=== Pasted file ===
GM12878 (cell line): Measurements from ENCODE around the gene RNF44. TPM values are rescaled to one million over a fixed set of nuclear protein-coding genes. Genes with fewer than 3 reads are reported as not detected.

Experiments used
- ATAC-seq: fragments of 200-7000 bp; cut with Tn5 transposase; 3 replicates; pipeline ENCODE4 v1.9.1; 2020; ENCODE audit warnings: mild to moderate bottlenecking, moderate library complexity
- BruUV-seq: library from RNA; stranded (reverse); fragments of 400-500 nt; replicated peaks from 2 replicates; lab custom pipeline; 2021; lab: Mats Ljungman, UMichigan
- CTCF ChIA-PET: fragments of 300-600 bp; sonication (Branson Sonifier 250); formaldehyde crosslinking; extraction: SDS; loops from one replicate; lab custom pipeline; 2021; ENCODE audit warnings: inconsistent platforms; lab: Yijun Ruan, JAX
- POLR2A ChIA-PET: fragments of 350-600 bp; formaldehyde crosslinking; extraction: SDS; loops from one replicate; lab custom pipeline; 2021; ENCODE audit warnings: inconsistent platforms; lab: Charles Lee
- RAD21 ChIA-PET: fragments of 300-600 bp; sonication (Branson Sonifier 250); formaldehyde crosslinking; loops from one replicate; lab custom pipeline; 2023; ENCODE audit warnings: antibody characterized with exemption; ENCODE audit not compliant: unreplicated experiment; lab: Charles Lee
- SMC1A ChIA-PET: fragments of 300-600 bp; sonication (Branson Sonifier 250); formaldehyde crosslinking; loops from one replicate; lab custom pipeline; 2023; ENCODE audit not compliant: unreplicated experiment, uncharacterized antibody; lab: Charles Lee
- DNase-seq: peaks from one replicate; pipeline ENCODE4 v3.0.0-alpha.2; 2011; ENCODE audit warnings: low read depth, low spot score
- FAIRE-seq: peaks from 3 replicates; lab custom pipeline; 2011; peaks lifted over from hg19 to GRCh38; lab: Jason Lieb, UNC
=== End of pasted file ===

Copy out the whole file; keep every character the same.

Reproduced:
GM12878 (cell line): Measurements from ENCODE around the gene RNF44. TPM values are rescaled to one million over a fixed set of nuclear protein-coding genes. Genes with fewer than 3 reads are reported as not detected.

Experiments used
- ATAC-seq: fragments of 200-7000 bp; cut with Tn5 transposase; 3 replicates; pipeline ENCODE4 v1.9.1; 2020; ENCODE audit warnings: mild to moderate bottlenecking, moderate library complexity
- BruUV-seq: library from RNA; stranded (reverse); fragments of 400-500 nt; replicated peaks from 2 replicates; lab custom pipeline; 2021; lab: Mats Ljungman, UMichigan
- CTCF ChIA-PET: fragments of 300-600 bp; sonication (Branson Sonifier 250); formaldehyde crosslinking; extraction: SDS; loops from one replicate; lab custom pipeline; 2021; ENCODE audit warnings: inconsistent platforms; lab: Yijun Ruan, JAX
- POLR2A ChIA-PET: fragments of 350-600 bp; formaldehyde crosslinking; extraction: SDS; loops from one replicate; lab custom pipeline; 2021; ENCODE audit warnings: inconsistent platforms; lab: Charles Lee
- RAD21 ChIA-PET: fragments of 300-600 bp; sonication (Branson Sonifier 250); formaldehyde crosslinking; loops from one replicate; lab custom pipeline; 2023; ENCODE audit warnings: antibody characterized with exemption; ENCODE audit not compliant: unreplicated experiment; lab: Charles Lee
- SMC1A ChIA-PET: fragments of 300-600 bp; sonication (Branson Sonifier 250); formaldehyde crosslinking; loops from one replicate; lab custom pipeline; 2023; ENCODE audit not compliant: unreplicated experiment, uncharacterized antibody; lab: Charles Lee
- DNase-seq: peaks from one replicate; pipeline ENCODE4 v3.0.0-alpha.2; 2011; ENCODE audit warnings: low read depth, low spot score
- FAIRE-seq: peaks from 3 replicates; lab custom pipeline; 2011; peaks lifted over from hg19 to GRCh38; lab: Jason Lieb, UNC